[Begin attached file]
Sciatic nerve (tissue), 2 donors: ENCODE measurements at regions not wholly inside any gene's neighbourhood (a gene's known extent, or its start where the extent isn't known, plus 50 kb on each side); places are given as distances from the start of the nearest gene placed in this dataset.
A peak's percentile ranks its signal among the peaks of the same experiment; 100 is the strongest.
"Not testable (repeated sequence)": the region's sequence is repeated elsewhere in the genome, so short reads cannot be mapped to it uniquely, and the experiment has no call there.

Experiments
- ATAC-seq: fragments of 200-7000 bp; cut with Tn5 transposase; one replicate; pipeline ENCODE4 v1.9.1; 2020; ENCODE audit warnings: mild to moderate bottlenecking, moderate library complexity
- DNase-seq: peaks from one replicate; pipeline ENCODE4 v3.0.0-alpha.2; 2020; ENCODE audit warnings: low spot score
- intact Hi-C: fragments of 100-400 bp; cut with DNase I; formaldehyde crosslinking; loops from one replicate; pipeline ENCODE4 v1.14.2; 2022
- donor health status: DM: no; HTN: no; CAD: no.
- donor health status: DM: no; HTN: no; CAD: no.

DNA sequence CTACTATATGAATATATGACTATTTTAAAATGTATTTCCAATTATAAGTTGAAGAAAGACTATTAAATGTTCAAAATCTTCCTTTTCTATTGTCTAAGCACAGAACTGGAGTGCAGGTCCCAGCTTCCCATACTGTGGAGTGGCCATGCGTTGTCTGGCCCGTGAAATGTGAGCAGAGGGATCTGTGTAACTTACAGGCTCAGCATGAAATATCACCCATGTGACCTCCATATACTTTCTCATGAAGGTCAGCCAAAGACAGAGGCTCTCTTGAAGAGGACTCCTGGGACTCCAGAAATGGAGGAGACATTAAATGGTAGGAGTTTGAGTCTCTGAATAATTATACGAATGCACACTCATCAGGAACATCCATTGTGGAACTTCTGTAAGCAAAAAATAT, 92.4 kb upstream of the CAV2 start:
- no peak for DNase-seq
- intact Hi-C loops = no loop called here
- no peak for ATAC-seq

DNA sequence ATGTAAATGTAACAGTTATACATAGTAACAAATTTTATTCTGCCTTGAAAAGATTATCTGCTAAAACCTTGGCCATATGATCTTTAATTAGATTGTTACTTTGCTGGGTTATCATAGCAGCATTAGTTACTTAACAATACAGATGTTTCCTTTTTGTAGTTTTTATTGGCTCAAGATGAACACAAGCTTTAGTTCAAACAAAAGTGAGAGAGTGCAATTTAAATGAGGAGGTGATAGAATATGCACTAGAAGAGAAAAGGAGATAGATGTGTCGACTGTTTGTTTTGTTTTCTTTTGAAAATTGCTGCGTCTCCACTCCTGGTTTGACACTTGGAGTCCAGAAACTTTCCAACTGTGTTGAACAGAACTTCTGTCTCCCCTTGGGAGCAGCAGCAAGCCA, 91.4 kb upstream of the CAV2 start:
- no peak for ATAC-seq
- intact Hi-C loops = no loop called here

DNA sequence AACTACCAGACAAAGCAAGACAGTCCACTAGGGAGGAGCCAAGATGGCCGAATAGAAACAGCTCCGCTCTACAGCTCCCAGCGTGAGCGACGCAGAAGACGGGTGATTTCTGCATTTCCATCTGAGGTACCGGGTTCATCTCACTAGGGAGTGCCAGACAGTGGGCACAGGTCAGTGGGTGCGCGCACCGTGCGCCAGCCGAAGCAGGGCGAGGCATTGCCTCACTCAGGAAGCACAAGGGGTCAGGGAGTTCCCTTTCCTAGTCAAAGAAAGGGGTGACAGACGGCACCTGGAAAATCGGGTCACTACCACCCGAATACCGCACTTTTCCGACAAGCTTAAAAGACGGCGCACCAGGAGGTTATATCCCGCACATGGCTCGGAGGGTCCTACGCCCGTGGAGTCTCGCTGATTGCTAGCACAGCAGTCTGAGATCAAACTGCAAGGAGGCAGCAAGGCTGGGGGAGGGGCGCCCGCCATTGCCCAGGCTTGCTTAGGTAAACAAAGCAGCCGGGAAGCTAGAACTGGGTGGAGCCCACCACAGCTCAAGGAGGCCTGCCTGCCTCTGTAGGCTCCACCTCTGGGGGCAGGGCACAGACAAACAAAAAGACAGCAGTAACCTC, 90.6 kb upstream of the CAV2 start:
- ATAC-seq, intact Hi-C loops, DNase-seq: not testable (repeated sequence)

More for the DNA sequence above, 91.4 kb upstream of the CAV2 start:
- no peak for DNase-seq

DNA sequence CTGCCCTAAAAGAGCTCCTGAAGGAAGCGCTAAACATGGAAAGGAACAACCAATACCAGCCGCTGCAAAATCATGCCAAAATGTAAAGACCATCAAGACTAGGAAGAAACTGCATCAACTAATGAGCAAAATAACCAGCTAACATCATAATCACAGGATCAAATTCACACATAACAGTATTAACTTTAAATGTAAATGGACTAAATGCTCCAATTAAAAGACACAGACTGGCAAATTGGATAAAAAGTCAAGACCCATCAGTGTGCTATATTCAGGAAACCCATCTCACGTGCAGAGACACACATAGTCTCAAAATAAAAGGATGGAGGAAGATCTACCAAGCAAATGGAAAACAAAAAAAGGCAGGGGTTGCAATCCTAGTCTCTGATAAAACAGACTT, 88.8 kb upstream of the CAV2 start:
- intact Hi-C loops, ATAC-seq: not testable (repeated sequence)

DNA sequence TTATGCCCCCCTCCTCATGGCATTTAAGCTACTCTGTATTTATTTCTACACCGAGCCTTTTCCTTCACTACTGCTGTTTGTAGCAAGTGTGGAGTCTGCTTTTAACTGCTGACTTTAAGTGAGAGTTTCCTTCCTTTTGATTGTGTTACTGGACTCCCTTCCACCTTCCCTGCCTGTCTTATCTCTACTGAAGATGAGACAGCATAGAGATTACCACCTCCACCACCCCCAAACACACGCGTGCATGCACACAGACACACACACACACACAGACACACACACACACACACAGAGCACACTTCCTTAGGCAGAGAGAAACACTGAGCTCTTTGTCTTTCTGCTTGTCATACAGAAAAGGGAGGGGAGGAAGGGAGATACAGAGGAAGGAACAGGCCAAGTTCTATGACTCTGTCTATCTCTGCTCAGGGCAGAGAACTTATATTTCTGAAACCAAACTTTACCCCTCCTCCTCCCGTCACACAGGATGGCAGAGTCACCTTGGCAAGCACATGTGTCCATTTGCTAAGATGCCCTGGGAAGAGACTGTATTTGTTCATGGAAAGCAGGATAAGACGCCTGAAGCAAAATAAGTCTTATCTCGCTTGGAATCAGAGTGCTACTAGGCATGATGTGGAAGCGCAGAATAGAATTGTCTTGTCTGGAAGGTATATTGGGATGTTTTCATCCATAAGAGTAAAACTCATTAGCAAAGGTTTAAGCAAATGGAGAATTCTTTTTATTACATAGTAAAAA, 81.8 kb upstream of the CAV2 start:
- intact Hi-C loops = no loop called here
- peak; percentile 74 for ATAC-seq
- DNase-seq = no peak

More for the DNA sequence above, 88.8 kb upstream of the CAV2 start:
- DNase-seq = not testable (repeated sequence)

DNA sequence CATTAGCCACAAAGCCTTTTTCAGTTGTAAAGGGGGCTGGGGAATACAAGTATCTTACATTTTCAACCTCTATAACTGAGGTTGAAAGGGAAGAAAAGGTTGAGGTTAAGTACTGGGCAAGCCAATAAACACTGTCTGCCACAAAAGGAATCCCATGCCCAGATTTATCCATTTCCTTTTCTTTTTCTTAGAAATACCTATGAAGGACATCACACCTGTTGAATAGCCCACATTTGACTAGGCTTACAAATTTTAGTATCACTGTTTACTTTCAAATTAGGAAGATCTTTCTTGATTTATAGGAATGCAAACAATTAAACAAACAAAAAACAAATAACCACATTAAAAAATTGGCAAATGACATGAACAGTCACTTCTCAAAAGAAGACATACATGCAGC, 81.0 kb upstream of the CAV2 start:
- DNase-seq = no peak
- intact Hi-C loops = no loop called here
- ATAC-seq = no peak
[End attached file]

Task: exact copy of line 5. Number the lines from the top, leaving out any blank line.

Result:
- ATAC-seq: fragments of 200-7000 bp; cut with Tn5 transposase; one replicate; pipeline ENCODE4 v1.9.1; 2020; ENCODE audit warnings: mild to moderate bottlenecking, moderate library complexity